What Are the Different Types of Vulnerability Assessment?

Posted by: Dan Anconina

When you have something of value, the question of how to best protect it is never far from your mind. For today’s enterprises, few things are more valuable than the data they hold and manage. Keeping that precious information safe requires constant vigilance.
One of the best ways to think about this is through the prism of vulnerability assessment. If you think of your business as a house, regular vulnerability assessments are akin to conducting regular checks to see if doors and windows are locked or reviewing home security camera footage.

To help you get a better grasp on this subject, let’s take a closer look at how vulnerability analysis works and explore the virtues of popular vulnerability assessment tools.

Understanding Enterprise Vulnerability Assessment

Vulnerability assessments are designed to uncover security gaps within computing systems and networks. The most common mechanism for conducting such an assessment is through scanning.

Vulnerability scans come in the following forms:

  • Network-based scans
  • Host-based scans
  • Wireless scans
  • Database scans
  • Application scans

These scans may be directed at internal, external, or environmental entities. Scanning can be manual or automated. The goal is to identify security gaps, then move on to the remediation phase.

Vulnerability Assessment vs Penetration Testing

Penetration tests (or red team exercises) allow organizations to really put their defenses under the microscope. In such scenarios, human testers play the role of “ethical hackers” and use their full range of expertise and abilities to try and breach an organization’s defenses. Penetration testers assume the perspective of attackers and will use a variety of online and offline tactics to successfully launch an attack. Once the test is complete, a detailed audit is prepared, and any existing gaps can be filled.

Returning to our house analogy, while a scan is like checking to see if your front door is locked, a pen test looks for ways to defeat the lock, open the door, walk in and help yourself to all of the valuables stored inside. In other words, where a scan is concerned about if vulnerabilities exist, a test can also show you how they may be exploited and at what ultimate cost.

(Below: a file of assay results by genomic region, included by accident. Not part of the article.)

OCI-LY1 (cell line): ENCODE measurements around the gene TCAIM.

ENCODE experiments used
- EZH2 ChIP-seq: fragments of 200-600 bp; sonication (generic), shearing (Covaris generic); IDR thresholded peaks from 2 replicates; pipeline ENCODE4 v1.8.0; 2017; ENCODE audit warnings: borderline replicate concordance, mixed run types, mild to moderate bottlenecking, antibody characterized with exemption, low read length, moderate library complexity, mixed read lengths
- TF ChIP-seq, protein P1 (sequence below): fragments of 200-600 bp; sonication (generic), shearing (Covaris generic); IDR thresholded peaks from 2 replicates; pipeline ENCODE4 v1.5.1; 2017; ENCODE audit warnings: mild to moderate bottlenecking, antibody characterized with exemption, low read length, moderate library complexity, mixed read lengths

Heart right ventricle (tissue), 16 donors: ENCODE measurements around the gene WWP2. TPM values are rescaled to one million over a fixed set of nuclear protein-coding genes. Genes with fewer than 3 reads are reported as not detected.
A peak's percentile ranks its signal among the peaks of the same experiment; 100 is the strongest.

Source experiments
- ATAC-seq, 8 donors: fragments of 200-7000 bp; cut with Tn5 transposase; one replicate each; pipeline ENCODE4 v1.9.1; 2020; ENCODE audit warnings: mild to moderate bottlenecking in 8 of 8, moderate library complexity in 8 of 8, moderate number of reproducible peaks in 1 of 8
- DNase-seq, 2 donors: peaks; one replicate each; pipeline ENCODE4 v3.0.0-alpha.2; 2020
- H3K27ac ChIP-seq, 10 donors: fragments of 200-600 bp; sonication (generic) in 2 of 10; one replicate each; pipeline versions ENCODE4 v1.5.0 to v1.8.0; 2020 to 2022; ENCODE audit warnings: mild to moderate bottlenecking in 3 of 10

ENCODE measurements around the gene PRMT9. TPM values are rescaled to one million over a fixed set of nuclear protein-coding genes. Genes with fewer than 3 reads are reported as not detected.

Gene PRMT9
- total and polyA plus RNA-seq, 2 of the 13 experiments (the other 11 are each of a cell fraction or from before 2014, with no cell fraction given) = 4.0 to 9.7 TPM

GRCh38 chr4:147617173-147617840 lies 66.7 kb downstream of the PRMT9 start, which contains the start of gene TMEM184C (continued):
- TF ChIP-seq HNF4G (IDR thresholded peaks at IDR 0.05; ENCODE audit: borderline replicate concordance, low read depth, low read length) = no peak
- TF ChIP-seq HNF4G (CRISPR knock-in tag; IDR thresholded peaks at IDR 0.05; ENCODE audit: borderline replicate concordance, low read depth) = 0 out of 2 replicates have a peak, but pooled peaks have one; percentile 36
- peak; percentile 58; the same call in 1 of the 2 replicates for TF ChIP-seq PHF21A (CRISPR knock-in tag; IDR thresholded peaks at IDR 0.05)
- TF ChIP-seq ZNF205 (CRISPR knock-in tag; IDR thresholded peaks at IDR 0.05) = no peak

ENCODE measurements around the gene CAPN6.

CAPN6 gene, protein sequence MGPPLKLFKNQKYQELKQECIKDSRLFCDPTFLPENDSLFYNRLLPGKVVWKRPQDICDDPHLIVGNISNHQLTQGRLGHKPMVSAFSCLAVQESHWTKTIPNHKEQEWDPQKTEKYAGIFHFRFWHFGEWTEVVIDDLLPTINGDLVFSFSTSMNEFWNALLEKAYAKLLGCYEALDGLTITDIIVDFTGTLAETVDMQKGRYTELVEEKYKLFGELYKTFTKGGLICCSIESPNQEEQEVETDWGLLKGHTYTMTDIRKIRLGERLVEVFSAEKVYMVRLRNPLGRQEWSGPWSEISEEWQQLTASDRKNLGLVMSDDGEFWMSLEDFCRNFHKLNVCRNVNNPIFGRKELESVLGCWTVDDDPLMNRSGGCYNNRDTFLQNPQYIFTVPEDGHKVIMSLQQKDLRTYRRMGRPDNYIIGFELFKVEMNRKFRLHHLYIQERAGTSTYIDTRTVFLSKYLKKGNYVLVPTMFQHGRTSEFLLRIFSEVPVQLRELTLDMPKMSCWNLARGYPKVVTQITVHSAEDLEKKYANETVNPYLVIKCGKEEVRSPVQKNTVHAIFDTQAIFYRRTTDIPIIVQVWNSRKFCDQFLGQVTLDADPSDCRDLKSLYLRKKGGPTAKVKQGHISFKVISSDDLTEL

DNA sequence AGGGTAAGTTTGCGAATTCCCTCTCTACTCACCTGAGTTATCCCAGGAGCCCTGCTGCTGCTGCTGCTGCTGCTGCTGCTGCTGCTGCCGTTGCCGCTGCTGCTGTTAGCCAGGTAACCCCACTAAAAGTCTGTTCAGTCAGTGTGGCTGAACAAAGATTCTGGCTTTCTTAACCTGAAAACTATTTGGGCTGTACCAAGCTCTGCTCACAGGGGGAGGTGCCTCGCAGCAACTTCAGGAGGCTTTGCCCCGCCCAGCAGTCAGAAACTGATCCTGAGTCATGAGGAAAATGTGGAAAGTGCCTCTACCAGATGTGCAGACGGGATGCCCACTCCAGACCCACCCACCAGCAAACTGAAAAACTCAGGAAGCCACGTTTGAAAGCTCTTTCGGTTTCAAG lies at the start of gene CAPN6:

Both of these approaches are often carried out in tandem as part of a security risk assessment plan. Given that scanning is far less labor-intensive, it can be done with more frequency than full-fledged penetration tests. Yet there is another tool that can be integrated to extend the combined power of these tools: Breach and attack simulation software.

How Breach and Attack Simulation Fits Into Vulnerability Analysis Management

Vulnerability assessments and penetration tests are complementary, as both have desirable qualities the other lacks (scans are automated and relatively quick; pen tests are rigorous and provide more context). Yet there is a third option that merges the best of both tools: Breach and attack simulation (BAS).

Advanced BAS platforms act as automated penetration testers or red teamers. Just like a pen test, these platforms launch sophisticated simulated cyber-attacks along the most likely attack paths and provide detailed guidance for closing any vulnerabilities that are uncovered. Like a pen test, they don’t just check the locks; they look for ways to circumvent them and show the damage that could ensue.

A BAS platform has something in common with conventional vulnerability assessments as well. Just like automated scanners, BAS platforms are efficient. They work continuously, launching simulated attacks with no downtime, ensuring that any emerging vulnerabilities are identified before an adversary can slip through the door.

XM Cyber’s Attack-Centric Exposure Prioritization is a new approach to BAS. Unlike other BAS vendors that check if security controls are properly configured, XM Cyber starts with identifying the most critical assets and identifies all attack path possibilities.

Then it quickly connects the dots from breach point to critical asset if there exists any potential attack path. Next, it creates a prioritized remediation plan, based on real risks to your critical assets, that directs your teams to quickly eliminate steps hackers would take inside your environment.

In short, XM Cyber’s technology is the leading example of this “best of both worlds” approach to managing vulnerabilities. By integrating our technology into your existing security plan, you can play offense on defense, enable a layered approach to cybersecurity and unlock the extraordinary potential of continuous security posture improvement.

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Dan Anconina

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